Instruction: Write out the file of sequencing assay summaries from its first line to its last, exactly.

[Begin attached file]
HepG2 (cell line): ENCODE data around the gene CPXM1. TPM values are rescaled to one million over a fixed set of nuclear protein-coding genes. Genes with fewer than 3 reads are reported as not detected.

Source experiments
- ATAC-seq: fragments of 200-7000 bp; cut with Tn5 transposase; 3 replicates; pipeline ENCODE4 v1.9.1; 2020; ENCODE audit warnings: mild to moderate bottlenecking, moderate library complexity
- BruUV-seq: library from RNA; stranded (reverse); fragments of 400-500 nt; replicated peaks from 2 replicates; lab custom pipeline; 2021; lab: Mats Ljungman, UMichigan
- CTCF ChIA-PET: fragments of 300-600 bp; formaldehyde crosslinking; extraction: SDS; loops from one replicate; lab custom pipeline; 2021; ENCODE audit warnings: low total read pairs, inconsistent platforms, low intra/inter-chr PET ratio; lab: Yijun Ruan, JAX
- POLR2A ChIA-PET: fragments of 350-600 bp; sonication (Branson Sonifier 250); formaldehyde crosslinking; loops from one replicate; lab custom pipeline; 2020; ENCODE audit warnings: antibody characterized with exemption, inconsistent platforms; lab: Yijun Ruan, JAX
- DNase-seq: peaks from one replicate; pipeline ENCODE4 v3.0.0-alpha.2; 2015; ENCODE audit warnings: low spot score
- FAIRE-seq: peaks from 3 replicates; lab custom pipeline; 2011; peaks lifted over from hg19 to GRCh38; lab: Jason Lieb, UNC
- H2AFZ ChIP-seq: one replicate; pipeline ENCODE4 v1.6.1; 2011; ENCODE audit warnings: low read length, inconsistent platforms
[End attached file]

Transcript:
HepG2 (cell line): ENCODE data around the gene CPXM1. TPM values are rescaled to one million over a fixed set of nuclear protein-coding genes. Genes with fewer than 3 reads are reported as not detected.

Source experiments
- ATAC-seq: fragments of 200-7000 bp; cut with Tn5 transposase; 3 replicates; pipeline ENCODE4 v1.9.1; 2020; ENCODE audit warnings: mild to moderate bottlenecking, moderate library complexity
- BruUV-seq: library from RNA; stranded (reverse); fragments of 400-500 nt; replicated peaks from 2 replicates; lab custom pipeline; 2021; lab: Mats Ljungman, UMichigan
- CTCF ChIA-PET: fragments of 300-600 bp; formaldehyde crosslinking; extraction: SDS; loops from one replicate; lab custom pipeline; 2021; ENCODE audit warnings: low total read pairs, inconsistent platforms, low intra/inter-chr PET ratio; lab: Yijun Ruan, JAX
- POLR2A ChIA-PET: fragments of 350-600 bp; sonication (Branson Sonifier 250); formaldehyde crosslinking; loops from one replicate; lab custom pipeline; 2020; ENCODE audit warnings: antibody characterized with exemption, inconsistent platforms; lab: Yijun Ruan, JAX
- DNase-seq: peaks from one replicate; pipeline ENCODE4 v3.0.0-alpha.2; 2015; ENCODE audit warnings: low spot score
- FAIRE-seq: peaks from 3 replicates; lab custom pipeline; 2011; peaks lifted over from hg19 to GRCh38; lab: Jason Lieb, UNC
- H2AFZ ChIP-seq: one replicate; pipeline ENCODE4 v1.6.1; 2011; ENCODE audit warnings: low read length, inconsistent platforms